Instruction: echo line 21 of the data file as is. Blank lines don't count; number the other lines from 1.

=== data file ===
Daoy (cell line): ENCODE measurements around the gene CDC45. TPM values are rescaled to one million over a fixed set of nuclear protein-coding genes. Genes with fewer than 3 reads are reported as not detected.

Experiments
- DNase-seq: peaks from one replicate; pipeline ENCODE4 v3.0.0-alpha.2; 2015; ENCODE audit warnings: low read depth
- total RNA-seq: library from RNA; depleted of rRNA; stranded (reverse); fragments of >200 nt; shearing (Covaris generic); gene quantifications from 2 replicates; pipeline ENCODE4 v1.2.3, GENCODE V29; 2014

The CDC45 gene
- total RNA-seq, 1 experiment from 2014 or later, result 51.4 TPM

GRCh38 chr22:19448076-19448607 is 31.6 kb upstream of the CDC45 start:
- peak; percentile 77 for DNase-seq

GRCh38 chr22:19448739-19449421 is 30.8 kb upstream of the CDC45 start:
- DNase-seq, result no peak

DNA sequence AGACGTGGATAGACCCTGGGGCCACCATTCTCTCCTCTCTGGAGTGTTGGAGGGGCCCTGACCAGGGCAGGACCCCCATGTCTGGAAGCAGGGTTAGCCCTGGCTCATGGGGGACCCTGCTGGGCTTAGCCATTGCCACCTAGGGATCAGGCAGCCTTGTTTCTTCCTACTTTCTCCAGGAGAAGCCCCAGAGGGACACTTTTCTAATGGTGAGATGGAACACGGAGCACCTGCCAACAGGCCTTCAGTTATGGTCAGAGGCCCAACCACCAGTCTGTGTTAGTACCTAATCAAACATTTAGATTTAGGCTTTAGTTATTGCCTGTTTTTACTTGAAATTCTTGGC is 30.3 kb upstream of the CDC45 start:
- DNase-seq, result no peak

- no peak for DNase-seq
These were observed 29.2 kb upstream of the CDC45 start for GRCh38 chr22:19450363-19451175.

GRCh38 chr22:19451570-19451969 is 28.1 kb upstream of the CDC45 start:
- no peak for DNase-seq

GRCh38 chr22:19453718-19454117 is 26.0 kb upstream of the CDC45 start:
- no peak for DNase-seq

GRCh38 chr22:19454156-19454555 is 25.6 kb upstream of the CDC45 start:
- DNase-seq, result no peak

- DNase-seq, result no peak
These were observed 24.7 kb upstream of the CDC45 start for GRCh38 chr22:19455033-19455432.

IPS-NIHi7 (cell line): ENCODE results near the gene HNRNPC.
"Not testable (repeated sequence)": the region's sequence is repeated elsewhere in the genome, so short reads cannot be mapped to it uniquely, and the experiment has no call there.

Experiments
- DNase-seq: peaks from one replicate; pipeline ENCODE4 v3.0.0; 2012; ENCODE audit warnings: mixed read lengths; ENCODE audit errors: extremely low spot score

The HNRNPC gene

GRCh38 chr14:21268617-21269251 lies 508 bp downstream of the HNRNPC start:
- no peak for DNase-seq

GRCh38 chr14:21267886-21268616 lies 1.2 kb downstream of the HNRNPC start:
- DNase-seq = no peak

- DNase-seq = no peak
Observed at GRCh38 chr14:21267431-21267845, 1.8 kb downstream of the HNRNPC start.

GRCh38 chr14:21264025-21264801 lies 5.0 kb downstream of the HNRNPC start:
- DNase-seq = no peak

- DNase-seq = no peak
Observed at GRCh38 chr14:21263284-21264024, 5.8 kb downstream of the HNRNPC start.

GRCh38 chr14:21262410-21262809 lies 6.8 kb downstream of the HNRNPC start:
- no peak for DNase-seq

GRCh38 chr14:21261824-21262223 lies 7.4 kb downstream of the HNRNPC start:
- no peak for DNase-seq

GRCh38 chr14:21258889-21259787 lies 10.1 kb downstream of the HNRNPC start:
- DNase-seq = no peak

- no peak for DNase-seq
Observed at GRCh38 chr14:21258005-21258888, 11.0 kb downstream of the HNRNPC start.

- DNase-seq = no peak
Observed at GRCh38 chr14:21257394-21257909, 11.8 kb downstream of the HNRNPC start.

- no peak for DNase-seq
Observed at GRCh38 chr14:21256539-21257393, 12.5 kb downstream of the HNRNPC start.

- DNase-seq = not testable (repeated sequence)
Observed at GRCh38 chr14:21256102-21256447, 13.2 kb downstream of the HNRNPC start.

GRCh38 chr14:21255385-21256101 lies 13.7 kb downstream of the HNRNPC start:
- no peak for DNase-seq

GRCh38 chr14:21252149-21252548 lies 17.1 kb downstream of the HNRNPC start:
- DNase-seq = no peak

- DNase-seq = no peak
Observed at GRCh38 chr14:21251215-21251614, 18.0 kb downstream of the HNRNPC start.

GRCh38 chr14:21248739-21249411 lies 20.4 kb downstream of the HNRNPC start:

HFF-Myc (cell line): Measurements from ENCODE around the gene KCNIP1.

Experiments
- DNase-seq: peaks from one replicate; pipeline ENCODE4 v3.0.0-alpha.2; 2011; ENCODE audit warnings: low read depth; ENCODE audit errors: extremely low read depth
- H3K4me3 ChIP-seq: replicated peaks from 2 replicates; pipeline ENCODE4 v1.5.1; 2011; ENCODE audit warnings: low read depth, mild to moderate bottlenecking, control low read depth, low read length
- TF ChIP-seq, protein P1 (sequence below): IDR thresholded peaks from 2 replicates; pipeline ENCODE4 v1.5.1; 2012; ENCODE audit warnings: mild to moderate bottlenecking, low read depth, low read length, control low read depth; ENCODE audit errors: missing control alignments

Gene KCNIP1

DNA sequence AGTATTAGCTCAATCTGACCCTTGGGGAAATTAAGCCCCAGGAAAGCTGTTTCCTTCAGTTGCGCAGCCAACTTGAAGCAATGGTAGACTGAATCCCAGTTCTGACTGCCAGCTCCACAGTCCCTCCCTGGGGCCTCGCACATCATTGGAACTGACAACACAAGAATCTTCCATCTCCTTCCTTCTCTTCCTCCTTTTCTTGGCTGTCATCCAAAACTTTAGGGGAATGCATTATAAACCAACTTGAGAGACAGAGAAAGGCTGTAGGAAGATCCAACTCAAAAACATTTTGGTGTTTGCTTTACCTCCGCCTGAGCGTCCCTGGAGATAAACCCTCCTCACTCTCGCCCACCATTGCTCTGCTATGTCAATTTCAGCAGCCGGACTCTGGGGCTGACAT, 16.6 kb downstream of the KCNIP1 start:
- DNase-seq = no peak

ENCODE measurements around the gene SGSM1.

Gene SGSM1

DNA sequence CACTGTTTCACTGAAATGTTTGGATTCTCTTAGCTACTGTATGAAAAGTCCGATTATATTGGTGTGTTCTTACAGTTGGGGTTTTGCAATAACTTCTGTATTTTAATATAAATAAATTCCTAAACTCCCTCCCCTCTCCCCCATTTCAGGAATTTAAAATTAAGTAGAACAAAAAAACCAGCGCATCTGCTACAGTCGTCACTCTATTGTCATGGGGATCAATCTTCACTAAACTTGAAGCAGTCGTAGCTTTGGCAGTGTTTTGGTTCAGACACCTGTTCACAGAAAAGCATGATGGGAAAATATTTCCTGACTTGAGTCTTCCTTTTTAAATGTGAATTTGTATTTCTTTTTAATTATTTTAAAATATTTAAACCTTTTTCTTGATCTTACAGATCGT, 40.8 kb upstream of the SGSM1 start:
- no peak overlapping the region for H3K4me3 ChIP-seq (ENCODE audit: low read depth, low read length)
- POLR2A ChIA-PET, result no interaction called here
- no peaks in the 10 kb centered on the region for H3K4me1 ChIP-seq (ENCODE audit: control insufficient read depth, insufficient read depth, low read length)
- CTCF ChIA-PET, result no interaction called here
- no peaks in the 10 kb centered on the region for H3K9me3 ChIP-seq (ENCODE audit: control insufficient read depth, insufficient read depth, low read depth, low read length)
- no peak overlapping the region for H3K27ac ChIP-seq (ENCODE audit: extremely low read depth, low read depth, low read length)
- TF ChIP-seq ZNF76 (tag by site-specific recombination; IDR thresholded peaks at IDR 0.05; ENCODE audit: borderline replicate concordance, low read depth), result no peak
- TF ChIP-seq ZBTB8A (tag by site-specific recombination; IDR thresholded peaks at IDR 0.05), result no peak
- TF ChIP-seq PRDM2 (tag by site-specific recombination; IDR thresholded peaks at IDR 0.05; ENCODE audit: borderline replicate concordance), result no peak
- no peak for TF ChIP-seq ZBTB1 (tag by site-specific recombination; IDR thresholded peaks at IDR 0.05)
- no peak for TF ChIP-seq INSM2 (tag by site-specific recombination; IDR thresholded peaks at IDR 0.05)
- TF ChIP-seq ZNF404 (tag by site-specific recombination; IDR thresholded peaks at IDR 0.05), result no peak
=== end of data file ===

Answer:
- DNase-seq, result no peak